This cyclone was accompanied by water waves about 9 metres high. Thousands of people lost their lives. Property worth crores of rupees was destroyed. The cyclone affected electricity supply, communication systems, transport and agriculture.
Effective Safety Measures By the Government
The following safety measures should be taken by the Government for the people living in cyclone prone coastal areas to prevent cyclone related disasters :
- Cyclone shelters should be constructed in cyclone prone coastal areas. Cyclone shelters are strong buildings usually built on pillars which can withstand high speed cyclone winds and where cyclone’s flood water cannot enter.
- An efficient cyclone forecast and warning service is essential to prevent cyclone related disasters.
- The cyclone warning should be communicated rapidly to the concerned Government agencies, ports, ships, fishermen and general public living in coastal areas through radio, television, telephones, newspapers and other means.
- Government vehicles (such as buses, trucks, etc.) should be kept ready to evacuate people likely to be affected by cyclone from their homes and move them fast to safer places (such as cyclone shelters).
Action on the Part of People Before a Cyclone Hits Their Area
The following advance planning is required by the people living in the cyclone prone coastal areas if a cyclone warning has been issued in their area :
- Do not ignore the cyclone warnings issued by the Meteorological Department through newspapers, radio or television.
- Make necessary arrangements to shift the essential household goods and domestic animals, etc., to safer places.
- Keep ready the telephone numbers of all the emergency services like police, fire brigade and hospitals.
- Remain in a state of preparedness to evacuate at short notice when asked to do so by the authorities.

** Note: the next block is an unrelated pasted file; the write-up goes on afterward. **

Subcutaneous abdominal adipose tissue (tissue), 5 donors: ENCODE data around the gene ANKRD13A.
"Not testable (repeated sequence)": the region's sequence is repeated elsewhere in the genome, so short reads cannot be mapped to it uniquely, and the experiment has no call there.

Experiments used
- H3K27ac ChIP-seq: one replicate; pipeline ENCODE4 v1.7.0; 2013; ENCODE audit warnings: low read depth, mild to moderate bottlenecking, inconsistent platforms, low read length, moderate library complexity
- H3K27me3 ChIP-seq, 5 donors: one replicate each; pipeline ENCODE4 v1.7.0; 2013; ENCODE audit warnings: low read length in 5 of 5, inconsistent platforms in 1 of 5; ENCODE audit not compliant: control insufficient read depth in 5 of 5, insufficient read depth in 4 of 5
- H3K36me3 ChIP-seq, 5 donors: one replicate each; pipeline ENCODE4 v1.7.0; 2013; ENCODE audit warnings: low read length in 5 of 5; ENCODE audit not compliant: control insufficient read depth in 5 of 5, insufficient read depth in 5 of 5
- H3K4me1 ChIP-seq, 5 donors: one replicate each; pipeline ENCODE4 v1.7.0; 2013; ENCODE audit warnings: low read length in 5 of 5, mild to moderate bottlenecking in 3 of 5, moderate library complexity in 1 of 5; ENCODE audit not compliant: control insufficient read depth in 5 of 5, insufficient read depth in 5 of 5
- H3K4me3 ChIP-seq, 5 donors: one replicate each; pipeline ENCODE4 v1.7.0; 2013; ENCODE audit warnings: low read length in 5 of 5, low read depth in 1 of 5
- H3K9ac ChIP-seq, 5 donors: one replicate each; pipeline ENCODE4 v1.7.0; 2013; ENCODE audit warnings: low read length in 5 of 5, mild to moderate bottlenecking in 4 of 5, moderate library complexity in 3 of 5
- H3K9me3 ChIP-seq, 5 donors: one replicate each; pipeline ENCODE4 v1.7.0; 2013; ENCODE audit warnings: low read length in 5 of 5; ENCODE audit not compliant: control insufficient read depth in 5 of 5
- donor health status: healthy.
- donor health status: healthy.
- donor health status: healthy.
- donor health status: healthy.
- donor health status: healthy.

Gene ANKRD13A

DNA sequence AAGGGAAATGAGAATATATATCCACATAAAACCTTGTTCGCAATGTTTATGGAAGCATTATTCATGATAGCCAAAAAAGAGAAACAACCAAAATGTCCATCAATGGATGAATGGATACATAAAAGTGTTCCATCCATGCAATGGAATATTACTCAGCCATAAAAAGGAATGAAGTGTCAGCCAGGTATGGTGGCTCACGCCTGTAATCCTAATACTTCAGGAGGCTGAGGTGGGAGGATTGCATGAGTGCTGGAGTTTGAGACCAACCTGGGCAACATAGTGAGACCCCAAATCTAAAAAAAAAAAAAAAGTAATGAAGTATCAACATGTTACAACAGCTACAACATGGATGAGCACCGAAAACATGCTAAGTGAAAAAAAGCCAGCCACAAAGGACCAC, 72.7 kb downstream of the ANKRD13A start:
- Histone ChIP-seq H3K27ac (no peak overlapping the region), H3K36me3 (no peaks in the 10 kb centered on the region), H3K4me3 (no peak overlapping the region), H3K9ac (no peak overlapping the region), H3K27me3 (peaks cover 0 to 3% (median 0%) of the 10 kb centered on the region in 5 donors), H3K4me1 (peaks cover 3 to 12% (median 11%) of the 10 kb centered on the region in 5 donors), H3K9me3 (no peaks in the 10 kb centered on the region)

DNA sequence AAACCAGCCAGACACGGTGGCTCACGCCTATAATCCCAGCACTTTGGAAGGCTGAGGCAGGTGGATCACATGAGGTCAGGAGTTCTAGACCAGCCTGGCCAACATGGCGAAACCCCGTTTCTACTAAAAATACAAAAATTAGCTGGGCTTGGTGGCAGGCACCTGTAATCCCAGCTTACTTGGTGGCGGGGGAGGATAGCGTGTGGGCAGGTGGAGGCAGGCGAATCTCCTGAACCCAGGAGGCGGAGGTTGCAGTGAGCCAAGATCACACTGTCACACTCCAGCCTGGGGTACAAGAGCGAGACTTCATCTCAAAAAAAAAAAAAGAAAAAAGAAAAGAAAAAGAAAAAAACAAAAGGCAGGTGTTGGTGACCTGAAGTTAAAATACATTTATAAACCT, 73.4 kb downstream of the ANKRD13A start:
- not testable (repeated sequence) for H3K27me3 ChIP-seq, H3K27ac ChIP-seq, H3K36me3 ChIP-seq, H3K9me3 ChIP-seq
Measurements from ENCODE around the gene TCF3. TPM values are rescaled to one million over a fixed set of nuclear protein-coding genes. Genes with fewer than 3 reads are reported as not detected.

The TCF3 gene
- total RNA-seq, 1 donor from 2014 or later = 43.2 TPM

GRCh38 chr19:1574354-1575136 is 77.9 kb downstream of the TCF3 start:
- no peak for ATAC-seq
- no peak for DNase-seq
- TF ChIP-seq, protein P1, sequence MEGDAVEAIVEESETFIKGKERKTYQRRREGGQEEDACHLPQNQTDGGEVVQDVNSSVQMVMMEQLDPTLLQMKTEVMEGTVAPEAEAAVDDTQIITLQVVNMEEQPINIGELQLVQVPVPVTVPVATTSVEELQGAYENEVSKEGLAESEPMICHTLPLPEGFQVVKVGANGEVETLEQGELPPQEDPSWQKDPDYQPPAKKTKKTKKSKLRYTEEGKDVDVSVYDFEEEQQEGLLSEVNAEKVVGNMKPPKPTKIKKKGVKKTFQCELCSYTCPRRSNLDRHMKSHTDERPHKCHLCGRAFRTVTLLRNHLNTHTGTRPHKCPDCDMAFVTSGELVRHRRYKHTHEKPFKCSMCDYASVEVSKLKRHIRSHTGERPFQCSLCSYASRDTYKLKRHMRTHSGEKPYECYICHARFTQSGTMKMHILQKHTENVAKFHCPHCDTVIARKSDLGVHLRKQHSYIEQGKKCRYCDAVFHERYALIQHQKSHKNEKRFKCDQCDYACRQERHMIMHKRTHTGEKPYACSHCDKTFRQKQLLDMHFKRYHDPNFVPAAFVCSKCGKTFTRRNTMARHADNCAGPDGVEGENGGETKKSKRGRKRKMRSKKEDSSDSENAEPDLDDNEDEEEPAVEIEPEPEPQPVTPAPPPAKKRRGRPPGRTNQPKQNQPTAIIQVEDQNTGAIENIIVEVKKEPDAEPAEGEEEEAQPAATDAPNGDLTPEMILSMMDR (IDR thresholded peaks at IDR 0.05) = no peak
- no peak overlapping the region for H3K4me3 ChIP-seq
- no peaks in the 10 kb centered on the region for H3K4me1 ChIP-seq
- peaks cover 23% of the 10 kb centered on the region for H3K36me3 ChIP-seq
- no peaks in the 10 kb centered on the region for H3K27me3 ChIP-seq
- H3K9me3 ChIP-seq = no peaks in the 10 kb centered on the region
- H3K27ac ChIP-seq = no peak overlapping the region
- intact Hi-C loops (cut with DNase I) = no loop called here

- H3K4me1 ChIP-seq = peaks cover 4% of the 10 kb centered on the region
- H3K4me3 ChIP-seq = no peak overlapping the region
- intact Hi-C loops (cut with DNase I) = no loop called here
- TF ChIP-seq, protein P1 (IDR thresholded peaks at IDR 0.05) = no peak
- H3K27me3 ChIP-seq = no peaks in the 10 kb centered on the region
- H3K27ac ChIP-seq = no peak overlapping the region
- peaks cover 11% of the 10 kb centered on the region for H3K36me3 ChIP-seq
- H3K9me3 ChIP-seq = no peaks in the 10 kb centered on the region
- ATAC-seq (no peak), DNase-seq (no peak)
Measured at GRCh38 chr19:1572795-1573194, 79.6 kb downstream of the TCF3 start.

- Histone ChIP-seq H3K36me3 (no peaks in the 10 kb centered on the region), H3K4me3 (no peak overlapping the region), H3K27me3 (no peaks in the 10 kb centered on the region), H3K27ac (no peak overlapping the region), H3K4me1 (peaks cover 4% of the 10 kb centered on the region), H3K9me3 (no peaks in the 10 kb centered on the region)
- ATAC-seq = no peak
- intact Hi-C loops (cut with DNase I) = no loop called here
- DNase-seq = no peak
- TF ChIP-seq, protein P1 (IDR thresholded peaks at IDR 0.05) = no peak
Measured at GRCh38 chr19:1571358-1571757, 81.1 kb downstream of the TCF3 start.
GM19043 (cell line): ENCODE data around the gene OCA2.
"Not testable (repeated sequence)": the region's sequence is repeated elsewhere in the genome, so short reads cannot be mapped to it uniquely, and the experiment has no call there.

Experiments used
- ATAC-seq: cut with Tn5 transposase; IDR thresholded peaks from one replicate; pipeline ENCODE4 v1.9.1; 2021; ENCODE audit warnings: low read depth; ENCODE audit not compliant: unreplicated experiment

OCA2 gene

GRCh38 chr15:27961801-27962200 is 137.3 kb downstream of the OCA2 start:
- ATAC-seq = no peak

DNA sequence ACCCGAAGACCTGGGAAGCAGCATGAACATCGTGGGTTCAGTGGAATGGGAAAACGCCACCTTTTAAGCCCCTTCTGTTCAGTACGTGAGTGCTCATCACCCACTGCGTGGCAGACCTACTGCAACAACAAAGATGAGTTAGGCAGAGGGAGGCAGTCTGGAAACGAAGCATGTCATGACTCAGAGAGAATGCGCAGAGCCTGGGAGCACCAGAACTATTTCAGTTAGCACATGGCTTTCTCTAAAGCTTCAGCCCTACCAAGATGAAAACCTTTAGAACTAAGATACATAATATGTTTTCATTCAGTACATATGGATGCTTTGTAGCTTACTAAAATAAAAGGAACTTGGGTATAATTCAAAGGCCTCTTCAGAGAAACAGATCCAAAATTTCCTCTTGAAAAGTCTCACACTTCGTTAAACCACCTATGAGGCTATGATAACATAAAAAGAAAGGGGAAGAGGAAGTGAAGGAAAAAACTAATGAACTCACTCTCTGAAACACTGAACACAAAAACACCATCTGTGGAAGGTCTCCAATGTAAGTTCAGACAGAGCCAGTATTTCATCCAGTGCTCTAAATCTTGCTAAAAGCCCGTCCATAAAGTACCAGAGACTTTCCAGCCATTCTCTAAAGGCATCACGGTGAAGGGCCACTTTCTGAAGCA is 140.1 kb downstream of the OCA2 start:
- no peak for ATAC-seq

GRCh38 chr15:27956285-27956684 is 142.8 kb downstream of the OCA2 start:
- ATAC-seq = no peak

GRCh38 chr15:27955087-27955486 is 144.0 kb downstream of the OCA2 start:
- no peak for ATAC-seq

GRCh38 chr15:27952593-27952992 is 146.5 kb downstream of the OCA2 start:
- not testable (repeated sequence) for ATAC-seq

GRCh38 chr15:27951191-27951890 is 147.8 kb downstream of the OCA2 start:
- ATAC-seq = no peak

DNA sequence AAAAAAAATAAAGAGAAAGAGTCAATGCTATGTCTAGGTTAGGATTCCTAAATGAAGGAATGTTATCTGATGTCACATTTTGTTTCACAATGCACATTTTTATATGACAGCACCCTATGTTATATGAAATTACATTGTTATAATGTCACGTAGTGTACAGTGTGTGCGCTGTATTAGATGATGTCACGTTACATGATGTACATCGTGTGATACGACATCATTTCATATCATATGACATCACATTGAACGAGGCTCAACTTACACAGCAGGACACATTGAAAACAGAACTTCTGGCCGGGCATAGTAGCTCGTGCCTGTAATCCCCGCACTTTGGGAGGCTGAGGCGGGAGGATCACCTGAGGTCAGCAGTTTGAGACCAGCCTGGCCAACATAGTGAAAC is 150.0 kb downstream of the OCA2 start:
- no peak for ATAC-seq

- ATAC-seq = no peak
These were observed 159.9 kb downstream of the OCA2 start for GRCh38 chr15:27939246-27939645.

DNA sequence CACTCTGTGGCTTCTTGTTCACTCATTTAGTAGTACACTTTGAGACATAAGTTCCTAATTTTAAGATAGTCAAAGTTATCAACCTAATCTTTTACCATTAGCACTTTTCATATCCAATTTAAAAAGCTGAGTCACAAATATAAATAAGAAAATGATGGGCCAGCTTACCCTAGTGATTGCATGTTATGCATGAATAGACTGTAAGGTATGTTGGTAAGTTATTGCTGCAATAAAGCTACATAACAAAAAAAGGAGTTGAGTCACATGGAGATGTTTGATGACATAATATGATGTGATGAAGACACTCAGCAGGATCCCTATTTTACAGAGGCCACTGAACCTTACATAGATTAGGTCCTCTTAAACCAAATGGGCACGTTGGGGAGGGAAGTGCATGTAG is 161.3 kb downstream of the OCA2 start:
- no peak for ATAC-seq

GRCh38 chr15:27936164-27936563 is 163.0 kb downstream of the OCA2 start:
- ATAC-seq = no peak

Precautions to be Taken After the Cyclone Hits an Area
If a person lives in an area which has just been hit bya cyclone, the following precautions should be observed :
- Do not drink water that could be contaminated by floods (to avoid water-borne diseases). Drink only clean water which has been stored for emergencies.
- Do not touch wet electric switches and fallen electric power lines. Do not use electrical appliances, if wet.
- Do not enter damaged buildings or flood waters. Avoid driving on roads through standing water as floods may have damaged the roads.
- Do not go out just for the sake of fun. Keep listening to local radio for advice. Go out only when it is safe to do so.
- Do not pressurise the rescue teams by making unnecessary demands. Co-operate with the rescue teams and help your neighbours and friends.
Advanced Technology Has Helped in Protection From Cyclones
In the early part of the last century, the available technology was not able to detect the approaching cyclone much in advance. In those days, the people living in coastal areas had less than a day to prepare and evacuate their homes to protect themselves from an oncoming cyclone. The situation today is very different.
Due to advances in technology, we now have satellites and radars. By making use of satellites and radars, a cyclone alert (or cyclone watch) is now issued 48 hours in advance of any expected storm and a cyclone warning is issued 24 hours in advance. This gives sufficient time to people to prepare and evacuate.
The cyclone related message is broadcast over radio every hour or half hour when a cyclone is nearer the coast. Thus, advanced technology has helped in giving us better protection from cyclones.